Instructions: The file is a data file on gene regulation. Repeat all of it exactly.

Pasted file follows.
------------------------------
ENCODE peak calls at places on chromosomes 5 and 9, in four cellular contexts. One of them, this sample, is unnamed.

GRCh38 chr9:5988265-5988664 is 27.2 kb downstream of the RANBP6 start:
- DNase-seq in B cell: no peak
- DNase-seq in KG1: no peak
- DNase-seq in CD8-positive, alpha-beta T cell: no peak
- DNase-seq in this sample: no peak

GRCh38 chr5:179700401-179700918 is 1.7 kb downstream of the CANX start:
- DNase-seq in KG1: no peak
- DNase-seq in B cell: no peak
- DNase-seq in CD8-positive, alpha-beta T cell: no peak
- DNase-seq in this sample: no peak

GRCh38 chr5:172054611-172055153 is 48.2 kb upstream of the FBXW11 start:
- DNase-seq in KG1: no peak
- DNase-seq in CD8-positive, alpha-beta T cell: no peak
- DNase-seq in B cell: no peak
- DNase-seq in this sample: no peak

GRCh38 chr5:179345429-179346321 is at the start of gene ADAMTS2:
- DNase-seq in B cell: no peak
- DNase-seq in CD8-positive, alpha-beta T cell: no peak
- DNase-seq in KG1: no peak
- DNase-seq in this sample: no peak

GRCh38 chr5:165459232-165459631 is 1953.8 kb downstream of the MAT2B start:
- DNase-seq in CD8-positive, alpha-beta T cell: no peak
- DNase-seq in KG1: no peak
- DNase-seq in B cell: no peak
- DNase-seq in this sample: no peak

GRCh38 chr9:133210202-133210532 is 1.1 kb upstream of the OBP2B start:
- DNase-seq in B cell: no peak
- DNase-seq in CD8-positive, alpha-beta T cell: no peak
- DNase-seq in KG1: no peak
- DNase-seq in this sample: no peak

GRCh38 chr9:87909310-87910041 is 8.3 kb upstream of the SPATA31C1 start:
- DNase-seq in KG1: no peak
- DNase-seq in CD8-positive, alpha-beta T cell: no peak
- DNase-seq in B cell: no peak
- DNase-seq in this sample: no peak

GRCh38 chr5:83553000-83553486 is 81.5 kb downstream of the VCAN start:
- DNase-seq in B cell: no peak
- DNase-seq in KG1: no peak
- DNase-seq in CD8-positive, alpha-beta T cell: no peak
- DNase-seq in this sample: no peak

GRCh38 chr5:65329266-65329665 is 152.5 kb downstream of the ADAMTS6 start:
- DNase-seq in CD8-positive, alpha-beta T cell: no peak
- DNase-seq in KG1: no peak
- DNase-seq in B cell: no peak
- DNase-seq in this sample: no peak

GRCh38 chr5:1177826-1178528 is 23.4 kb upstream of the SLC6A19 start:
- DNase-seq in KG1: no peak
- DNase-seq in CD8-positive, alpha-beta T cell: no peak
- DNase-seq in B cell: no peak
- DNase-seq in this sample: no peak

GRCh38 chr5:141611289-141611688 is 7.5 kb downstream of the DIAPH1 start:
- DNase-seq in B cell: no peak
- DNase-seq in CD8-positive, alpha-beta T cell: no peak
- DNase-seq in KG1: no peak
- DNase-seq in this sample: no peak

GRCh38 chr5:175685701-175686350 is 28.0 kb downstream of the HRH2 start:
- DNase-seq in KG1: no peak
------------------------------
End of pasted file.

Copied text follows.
ENCODE peak calls at places on chromosomes 5 and 9, in four cellular contexts. One of them, this sample, is unnamed.

GRCh38 chr9:5988265-5988664 is 27.2 kb downstream of the RANBP6 start:
- DNase-seq in B cell: no peak
- DNase-seq in KG1: no peak
- DNase-seq in CD8-positive, alpha-beta T cell: no peak
- DNase-seq in this sample: no peak

GRCh38 chr5:179700401-179700918 is 1.7 kb downstream of the CANX start:
- DNase-seq in KG1: no peak
- DNase-seq in B cell: no peak
- DNase-seq in CD8-positive, alpha-beta T cell: no peak
- DNase-seq in this sample: no peak

GRCh38 chr5:172054611-172055153 is 48.2 kb upstream of the FBXW11 start:
- DNase-seq in KG1: no peak
- DNase-seq in CD8-positive, alpha-beta T cell: no peak
- DNase-seq in B cell: no peak
- DNase-seq in this sample: no peak

GRCh38 chr5:179345429-179346321 is at the start of gene ADAMTS2:
- DNase-seq in B cell: no peak
- DNase-seq in CD8-positive, alpha-beta T cell: no peak
- DNase-seq in KG1: no peak
- DNase-seq in this sample: no peak

GRCh38 chr5:165459232-165459631 is 1953.8 kb downstream of the MAT2B start:
- DNase-seq in CD8-positive, alpha-beta T cell: no peak
- DNase-seq in KG1: no peak
- DNase-seq in B cell: no peak
- DNase-seq in this sample: no peak

GRCh38 chr9:133210202-133210532 is 1.1 kb upstream of the OBP2B start:
- DNase-seq in B cell: no peak
- DNase-seq in CD8-positive, alpha-beta T cell: no peak
- DNase-seq in KG1: no peak
- DNase-seq in this sample: no peak

GRCh38 chr9:87909310-87910041 is 8.3 kb upstream of the SPATA31C1 start:
- DNase-seq in KG1: no peak
- DNase-seq in CD8-positive, alpha-beta T cell: no peak
- DNase-seq in B cell: no peak
- DNase-seq in this sample: no peak

GRCh38 chr5:83553000-83553486 is 81.5 kb downstream of the VCAN start:
- DNase-seq in B cell: no peak
- DNase-seq in KG1: no peak
- DNase-seq in CD8-positive, alpha-beta T cell: no peak
- DNase-seq in this sample: no peak

GRCh38 chr5:65329266-65329665 is 152.5 kb downstream of the ADAMTS6 start:
- DNase-seq in CD8-positive, alpha-beta T cell: no peak
- DNase-seq in KG1: no peak
- DNase-seq in B cell: no peak
- DNase-seq in this sample: no peak

GRCh38 chr5:1177826-1178528 is 23.4 kb upstream of the SLC6A19 start:
- DNase-seq in KG1: no peak
- DNase-seq in CD8-positive, alpha-beta T cell: no peak
- DNase-seq in B cell: no peak
- DNase-seq in this sample: no peak

GRCh38 chr5:141611289-141611688 is 7.5 kb downstream of the DIAPH1 start:
- DNase-seq in B cell: no peak
- DNase-seq in CD8-positive, alpha-beta T cell: no peak
- DNase-seq in KG1: no peak
- DNase-seq in this sample: no peak

GRCh38 chr5:175685701-175686350 is 28.0 kb downstream of the HRH2 start:
- DNase-seq in KG1: no peak